Informality and social protection in African countries: a forward-looking assessment of contributory schemes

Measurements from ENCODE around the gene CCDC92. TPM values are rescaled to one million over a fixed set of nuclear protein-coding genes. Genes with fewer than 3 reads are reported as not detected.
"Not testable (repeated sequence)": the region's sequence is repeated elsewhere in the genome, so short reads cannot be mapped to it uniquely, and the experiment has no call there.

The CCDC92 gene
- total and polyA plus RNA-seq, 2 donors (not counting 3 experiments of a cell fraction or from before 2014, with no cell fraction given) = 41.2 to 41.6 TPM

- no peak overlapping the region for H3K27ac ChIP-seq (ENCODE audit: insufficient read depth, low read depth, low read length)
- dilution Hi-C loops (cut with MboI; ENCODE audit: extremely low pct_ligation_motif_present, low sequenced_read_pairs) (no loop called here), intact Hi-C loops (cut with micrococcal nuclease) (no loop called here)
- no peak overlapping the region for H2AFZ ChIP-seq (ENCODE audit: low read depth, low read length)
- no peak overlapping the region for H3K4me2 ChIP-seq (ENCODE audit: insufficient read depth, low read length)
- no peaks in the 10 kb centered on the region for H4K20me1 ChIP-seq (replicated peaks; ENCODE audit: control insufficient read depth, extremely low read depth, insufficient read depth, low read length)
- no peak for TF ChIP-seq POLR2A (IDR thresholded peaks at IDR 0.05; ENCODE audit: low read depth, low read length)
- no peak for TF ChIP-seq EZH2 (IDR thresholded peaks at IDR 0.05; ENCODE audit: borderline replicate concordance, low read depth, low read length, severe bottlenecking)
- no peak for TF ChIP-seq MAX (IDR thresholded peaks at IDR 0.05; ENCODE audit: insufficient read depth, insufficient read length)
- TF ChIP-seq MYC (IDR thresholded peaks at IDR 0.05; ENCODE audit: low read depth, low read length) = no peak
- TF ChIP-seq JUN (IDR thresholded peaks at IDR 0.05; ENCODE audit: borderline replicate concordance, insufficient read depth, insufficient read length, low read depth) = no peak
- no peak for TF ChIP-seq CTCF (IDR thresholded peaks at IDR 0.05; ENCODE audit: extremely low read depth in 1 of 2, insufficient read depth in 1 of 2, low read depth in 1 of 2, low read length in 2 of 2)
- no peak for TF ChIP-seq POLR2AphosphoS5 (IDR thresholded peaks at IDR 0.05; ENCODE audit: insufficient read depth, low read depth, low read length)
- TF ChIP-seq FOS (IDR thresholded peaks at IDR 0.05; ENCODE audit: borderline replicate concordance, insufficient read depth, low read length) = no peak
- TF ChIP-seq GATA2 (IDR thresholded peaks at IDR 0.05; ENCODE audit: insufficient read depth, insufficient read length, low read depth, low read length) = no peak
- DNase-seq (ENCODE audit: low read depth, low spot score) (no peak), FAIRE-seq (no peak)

In recent years, African governments have made significant efforts to develop a range of contributory social protection schemes that cover workers in the informal economy. This report aims to provide an overview of these extension practices in the region through seven country case studies selected to illustrate the range of emergent design practices. They include the extension of legal and effective coverage; improvements in the quality of benefits and the services provided, alongside the introduction of new schemes; efforts to make informal workers’ contributions more sustainable while remaining affordable and flexible; and leveraging digitalization to simplify administrative procedures. The report draws attention to the major challenges that lie ahead. There is a strong need for innovative approaches that can quickly be designed and scaled up to expand coverage. More importantly, emerging schemes need greater financial sustainability, which can be achieved through a mix of contributions from employers and businesses along the supply chain, workers and public finance. Formulation process of strategies to cover informal economy workers must include all stakeholders and be coordinated across sectors and ministries. Social protection approach to informality should entail measures that can result in greater and more secure incomes and job quality via business support, low-interest credit and loans and preferential access to markets.